4. Request to disclose sensitive data: Do not trust requests for personal or financial information. Official institutions rarely use emails to ask for such data.
  5. Generic forms of address: Impersonal or general forms of address can be an indication of phishing.
  6. Spelling mistakes and unusual wording: Spelling and grammatical errors or a strange writing style are also red flags.
  7. Messages in foreign languages: Be alert if you receive unexpected messages in a language that is unusual for the sender.
  8. Logic errors in the communication: Implausible requests or unexpected messages from people and companies that you are not currently in contact with are suspicious.
  9. Discrepancies in the sender’s email address: Check the sender’s email address carefully. Even if the name seems familiar, a different email address may indicate that it is a fraud attempt.

Phishing emails can even use personal forms of address, imitate known logos and mimic the writing style of real communication. This makes it all the more important to check not only the content, but also the context, the technical structure and the plausibility of the request. When in doubt, it is advisable to contact the person or company in question through another known communication channel to confirm the legitimacy of the message.

Below you can see an infographic that shows the most important characteristics of phishing messages:

Recognition features of phishing messages

How to Protect Your Company Against Phishing Attacks

In order to effectively protect your company from phishing, it is crucial to take certain security measures and maintain a high level of awareness. The following guidelines and tips will help your company and your employees to stay secure.

  • Check the URL: Make sure that the web addresses are authentic. Save log-in pages you frequently use as bookmarks and avoid clicking on links in suspicious emails. If possible, services should be accessed directly via the official website.
  • Be careful about personal data: Sensitive information such as passwords or credit card details should never be passed on by email. If in doubt, it is more secure to contact the sender directly.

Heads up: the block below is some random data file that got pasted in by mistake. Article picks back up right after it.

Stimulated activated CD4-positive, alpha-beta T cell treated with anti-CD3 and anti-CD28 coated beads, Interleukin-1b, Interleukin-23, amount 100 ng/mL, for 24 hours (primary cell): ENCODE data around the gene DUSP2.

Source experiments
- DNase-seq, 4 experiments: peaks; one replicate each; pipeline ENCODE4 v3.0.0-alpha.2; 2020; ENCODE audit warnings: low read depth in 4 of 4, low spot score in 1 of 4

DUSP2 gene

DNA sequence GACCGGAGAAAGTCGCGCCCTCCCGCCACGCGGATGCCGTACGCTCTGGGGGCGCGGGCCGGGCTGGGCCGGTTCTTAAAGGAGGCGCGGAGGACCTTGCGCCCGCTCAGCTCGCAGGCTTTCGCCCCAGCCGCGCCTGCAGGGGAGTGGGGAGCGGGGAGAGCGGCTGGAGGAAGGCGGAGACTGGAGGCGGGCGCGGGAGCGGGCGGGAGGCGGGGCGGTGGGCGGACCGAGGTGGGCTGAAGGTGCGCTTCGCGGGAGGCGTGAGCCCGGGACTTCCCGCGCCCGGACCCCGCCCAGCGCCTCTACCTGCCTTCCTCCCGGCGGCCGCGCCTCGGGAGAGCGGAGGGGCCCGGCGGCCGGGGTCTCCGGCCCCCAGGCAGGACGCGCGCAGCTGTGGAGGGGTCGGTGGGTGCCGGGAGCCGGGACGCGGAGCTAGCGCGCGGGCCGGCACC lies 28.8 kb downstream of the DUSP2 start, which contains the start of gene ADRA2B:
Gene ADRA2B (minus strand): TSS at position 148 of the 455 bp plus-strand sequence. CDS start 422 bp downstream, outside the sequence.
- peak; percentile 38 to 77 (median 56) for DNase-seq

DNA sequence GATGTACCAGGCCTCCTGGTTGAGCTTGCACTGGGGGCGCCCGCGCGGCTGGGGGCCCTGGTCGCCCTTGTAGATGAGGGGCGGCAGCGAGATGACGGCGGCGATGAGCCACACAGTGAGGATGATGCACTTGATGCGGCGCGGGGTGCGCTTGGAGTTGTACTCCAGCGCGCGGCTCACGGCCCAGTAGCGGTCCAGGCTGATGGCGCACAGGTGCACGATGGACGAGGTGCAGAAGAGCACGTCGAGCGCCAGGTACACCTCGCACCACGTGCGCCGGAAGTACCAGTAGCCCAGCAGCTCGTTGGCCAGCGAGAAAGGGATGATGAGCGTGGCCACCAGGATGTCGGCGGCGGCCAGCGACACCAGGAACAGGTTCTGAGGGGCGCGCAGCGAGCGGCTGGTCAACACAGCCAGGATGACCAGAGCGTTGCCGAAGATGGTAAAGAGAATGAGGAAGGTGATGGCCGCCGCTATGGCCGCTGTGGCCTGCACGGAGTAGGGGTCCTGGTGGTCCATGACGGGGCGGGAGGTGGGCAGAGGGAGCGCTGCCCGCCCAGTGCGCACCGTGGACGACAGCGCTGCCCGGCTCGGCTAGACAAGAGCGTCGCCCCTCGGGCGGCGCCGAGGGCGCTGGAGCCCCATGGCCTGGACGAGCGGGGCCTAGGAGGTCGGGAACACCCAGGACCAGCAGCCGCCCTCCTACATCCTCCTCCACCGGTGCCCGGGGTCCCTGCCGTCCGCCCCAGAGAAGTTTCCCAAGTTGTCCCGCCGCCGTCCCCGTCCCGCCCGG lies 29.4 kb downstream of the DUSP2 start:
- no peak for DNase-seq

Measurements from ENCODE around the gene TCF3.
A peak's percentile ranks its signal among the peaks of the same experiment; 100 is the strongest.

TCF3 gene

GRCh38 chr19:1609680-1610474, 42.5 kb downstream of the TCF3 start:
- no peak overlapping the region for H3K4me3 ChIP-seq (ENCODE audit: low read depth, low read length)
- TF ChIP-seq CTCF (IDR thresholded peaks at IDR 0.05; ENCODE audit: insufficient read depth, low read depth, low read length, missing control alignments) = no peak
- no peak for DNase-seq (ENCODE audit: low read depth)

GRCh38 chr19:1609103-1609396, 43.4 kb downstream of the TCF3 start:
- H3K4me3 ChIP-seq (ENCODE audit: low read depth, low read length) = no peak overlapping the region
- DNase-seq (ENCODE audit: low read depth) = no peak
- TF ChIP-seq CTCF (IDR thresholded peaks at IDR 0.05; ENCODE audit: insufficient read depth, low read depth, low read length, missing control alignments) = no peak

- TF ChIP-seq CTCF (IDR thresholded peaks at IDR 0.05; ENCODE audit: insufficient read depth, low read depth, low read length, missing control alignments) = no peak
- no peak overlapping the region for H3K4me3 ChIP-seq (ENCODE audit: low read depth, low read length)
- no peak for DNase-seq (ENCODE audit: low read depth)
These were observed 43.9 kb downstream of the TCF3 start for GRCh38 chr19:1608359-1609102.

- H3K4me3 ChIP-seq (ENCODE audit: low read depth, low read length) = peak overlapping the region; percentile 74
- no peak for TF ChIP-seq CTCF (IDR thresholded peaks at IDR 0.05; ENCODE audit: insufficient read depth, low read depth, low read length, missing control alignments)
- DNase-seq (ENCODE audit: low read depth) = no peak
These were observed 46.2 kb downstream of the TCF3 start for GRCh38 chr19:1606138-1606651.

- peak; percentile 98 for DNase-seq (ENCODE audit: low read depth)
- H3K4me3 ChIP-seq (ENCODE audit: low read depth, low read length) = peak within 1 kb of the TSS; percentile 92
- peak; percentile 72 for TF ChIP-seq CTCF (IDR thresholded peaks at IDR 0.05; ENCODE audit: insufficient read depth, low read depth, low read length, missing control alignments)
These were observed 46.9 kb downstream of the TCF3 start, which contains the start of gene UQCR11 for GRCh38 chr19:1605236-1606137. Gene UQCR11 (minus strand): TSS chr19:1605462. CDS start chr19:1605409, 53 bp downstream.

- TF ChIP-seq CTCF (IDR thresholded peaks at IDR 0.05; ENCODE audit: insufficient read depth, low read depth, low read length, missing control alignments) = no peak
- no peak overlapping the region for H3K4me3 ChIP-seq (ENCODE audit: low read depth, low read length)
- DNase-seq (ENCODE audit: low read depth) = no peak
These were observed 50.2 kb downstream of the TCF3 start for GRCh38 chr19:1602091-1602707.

• Be cautious with downloads and attachments: Avoid clicking on download links and do not open any attachments from unknown or suspicious emails to minimize the risk of malware infection.
  • Maintain an adequate level of skepticism: Be particularly cautious with unexpected emails, especially if they ask you to enter personal information.
  • Use two-factor authentication (2FA): Enabling 2FA provides additional protection for your accounts.
  • Verify the caller’s identity for requests via phone: Be wary of vishing calls and check the identity of the caller before disclosing any personal information. Suspicious calls should be ended immediately.
  • Define a process for reporting suspicious emails: Set up a central point of contact for reporting and, if possible, integrate a phishing report button in email programs such as Outlook. This enables employees to report suspicious emails quickly and efficiently.
  • Implement blocklists for malicious URLs: Use security feeds such as Feodo Tracker and ThreatFox to integrate them into your network gateways (proxy, firewall, etc.). This helps to block access to known malicious URLs and protect your network.
  • Block dangerous file extensions: Certain file extensions are often associated with malware. Configure your email gateways to automatically block attachments with such extensions.
  • Keep your software up to date: Regular updates of your software and operating systems are essential. Such updates close security vulnerabilities and reduce the risk of vulnerabilities being exploited. Using antivirus programs and firewalls further strengthens your protection against malware.
  • Optimize your spam filter and flag external emails: By customizing your spam filter, phishing attempts and unwanted emails can be filtered more effectively. Flagging emails from outside your company as “external” raises employee awareness and increases vigilance against potential threats.

Implementing the above measures, along with continuously training your employees and raising their awareness, will strengthen your company’s defenses against phishing. Investing in cybersecurity awareness is essential to prepare your team to detect and defend against phishing attacks and other cyber threats. A proactive approach to cyber security keeps your company secure and competitive.